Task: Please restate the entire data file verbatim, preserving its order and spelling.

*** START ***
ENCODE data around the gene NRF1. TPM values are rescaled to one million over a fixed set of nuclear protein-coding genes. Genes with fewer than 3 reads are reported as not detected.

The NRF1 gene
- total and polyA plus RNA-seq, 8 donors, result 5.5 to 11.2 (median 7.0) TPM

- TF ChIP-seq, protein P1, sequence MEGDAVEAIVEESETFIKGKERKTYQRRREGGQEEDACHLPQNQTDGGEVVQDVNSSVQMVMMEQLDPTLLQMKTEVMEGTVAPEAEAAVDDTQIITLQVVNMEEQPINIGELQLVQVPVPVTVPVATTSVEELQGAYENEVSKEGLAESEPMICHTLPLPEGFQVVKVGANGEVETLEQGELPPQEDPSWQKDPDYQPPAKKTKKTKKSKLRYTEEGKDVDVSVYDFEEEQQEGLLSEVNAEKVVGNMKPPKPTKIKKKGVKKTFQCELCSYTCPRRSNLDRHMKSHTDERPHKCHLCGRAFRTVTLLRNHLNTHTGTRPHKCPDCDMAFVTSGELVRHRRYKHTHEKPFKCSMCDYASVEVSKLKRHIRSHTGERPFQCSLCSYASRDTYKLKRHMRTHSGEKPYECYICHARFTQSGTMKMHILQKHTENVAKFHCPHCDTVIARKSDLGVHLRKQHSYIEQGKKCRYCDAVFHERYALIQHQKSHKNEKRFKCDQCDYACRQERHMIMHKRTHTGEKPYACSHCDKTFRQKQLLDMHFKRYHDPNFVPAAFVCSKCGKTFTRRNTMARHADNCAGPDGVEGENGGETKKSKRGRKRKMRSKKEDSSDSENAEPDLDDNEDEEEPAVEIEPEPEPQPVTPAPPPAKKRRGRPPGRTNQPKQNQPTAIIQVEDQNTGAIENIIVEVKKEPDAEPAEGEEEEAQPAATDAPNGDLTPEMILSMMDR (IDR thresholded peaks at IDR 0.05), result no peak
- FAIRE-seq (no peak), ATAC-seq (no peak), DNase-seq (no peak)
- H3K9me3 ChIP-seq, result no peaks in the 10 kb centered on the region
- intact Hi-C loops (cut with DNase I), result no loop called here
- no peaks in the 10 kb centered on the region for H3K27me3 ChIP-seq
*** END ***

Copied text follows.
ENCODE data around the gene NRF1. TPM values are rescaled to one million over a fixed set of nuclear protein-coding genes. Genes with fewer than 3 reads are reported as not detected.

The NRF1 gene
- total and polyA plus RNA-seq, 8 donors, result 5.5 to 11.2 (median 7.0) TPM

- TF ChIP-seq, protein P1, sequence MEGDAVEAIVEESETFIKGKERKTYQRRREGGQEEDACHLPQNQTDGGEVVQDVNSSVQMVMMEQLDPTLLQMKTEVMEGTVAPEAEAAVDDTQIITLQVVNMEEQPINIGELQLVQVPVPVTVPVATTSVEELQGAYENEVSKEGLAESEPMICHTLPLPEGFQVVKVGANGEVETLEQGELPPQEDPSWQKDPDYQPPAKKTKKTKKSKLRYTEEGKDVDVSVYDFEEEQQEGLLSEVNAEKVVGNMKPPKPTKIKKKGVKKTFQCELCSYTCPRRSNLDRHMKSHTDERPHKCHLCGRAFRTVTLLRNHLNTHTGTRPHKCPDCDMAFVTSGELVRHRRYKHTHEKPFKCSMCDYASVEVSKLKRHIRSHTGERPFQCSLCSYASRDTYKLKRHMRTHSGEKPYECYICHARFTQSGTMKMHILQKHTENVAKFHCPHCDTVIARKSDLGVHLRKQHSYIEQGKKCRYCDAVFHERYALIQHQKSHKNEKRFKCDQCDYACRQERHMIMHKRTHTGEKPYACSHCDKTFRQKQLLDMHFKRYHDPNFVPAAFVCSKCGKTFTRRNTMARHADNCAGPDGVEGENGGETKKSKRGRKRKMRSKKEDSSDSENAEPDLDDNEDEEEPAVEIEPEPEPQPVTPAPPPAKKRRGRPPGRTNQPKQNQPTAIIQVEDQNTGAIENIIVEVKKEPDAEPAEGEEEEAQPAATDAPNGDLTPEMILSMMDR (IDR thresholded peaks at IDR 0.05), result no peak
- FAIRE-seq (no peak), ATAC-seq (no peak), DNase-seq (no peak)
- H3K9me3 ChIP-seq, result no peaks in the 10 kb centered on the region
- intact Hi-C loops (cut with DNase I), result no loop called here
- no peaks in the 10 kb centered on the region for H3K27me3 ChIP-seq